Typically, those directions can be found on the product label. Look for the section called "Directions for Use". If you still have questions, or need a copy of the product label, consider talking to the manufacturer of the product. They have expert knowledge of their own product line, so they can probably provide you the specific information you require. If you need help finding the phone number for the manufacturer of your product, call NPIC at the number below for assistance.
Mothballs and moth crystals contain high concentrations of insecticides designed to off-gas to repel pests. Most often, mothballs are only allowed to be used in sealed containers that allow the fumes to build up to a level that kills clothes moths while preventing the fumes from entering living spaces inhabited by humans or pets. Inhaling the mothball fumes can cause health problems. Read the product label for specific instructions on safe handling and use. Click here to learn about the proper use of moth balls.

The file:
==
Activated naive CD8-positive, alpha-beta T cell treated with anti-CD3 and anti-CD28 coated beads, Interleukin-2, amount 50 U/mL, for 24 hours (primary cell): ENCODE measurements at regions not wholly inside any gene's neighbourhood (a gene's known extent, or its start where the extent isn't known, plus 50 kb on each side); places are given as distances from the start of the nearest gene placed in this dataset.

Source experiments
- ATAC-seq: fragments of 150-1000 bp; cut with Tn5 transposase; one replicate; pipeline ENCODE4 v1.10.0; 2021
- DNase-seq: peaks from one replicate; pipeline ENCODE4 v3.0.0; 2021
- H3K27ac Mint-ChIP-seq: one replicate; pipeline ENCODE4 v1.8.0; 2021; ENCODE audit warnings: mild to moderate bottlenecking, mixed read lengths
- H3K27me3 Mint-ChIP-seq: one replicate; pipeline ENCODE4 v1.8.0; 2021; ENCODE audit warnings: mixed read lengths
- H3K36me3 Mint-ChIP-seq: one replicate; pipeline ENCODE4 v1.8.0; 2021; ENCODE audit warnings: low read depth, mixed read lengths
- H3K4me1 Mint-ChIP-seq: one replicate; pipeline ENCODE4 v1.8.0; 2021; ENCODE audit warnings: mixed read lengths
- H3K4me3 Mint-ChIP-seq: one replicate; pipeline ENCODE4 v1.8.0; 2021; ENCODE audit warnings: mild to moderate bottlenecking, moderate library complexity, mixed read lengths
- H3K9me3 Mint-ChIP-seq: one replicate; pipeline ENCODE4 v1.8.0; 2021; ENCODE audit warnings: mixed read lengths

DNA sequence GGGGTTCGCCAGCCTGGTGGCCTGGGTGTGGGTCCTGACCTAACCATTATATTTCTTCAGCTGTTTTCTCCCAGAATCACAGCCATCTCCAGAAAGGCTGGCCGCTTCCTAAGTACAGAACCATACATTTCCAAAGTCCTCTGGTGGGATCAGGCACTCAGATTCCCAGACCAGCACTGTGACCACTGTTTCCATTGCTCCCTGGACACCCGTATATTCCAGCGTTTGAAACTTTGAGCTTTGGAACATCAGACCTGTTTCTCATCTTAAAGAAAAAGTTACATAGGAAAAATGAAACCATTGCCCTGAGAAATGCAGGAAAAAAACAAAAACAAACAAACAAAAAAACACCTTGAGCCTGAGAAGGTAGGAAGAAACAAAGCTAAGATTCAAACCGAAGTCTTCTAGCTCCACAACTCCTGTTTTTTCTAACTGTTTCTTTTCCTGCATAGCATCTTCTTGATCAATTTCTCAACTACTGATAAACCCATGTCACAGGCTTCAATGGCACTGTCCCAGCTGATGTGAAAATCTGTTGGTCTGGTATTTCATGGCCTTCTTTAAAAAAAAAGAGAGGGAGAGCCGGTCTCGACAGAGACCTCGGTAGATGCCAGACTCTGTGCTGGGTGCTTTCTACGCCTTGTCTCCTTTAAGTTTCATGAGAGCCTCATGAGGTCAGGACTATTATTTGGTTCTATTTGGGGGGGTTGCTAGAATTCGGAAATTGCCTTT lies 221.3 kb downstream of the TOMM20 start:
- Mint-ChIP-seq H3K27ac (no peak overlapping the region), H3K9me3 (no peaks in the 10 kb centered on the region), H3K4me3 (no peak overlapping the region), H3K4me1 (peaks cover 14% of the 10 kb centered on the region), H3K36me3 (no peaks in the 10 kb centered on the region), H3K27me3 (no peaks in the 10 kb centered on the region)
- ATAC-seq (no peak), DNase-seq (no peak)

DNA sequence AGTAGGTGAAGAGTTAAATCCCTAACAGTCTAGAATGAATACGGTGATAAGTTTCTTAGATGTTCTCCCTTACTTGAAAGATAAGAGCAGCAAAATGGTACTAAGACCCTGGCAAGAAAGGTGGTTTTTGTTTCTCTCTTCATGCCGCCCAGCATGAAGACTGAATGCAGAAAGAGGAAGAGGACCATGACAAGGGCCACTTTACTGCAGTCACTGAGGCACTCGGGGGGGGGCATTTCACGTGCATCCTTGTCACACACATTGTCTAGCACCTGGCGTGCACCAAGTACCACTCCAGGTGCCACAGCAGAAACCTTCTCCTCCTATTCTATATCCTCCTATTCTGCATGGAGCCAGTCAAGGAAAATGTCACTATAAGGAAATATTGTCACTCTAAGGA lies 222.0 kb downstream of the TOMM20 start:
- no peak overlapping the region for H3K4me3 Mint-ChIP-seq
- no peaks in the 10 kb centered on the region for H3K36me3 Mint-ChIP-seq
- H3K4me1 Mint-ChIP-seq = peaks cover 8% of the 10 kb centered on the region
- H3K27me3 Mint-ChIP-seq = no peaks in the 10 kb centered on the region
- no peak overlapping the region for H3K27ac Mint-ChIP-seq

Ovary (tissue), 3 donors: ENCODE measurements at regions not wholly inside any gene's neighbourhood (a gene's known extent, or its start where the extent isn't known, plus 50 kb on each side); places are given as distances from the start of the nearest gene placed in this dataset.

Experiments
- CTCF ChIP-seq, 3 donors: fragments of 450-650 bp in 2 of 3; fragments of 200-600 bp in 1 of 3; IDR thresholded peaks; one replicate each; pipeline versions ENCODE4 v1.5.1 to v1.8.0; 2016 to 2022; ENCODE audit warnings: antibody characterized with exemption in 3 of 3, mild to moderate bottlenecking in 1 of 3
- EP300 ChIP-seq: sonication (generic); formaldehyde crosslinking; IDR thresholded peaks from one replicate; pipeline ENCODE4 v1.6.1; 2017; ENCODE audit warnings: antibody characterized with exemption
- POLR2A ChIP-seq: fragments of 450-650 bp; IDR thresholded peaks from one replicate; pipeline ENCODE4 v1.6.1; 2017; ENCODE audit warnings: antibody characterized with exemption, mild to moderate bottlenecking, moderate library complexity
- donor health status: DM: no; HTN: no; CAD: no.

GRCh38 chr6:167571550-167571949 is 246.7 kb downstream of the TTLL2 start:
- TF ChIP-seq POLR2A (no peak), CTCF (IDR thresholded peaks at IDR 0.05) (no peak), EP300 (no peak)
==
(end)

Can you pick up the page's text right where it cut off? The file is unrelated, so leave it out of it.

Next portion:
Integrated Pest Management (IPM) is an environmentally sensitive approach to pest control that relies on identification of the pest, understanding of what the pest needs to survive and reproduce, as well as the various methods of controlling the pest (biological, mechanical or chemical) with emphasis on using the least-toxic methods first. The fact sheets we linked from our website emphasize an IPM approach to managing pests in your local area. If you need to select a pesticide, consider the Directory of Least-Toxic Methods from the Bio-Integral Resource Center or read about how Signal Words can be used as indicators of product toxicity.
If your pet is unconscious, bleeding, having difficulty breathing, or having seizures (shaking, stumbling), consider taking your pet immediately to a veterinarian for emergency medical care. For other situations, contact a veterinarian or NPIC for assistance. We can help by assessing your unique situation and providing information to help you decide on the best course of action. After business hours, consider contacting the National Animal Poison Control Center at 1-888-426-4435; there may be a fee for their services.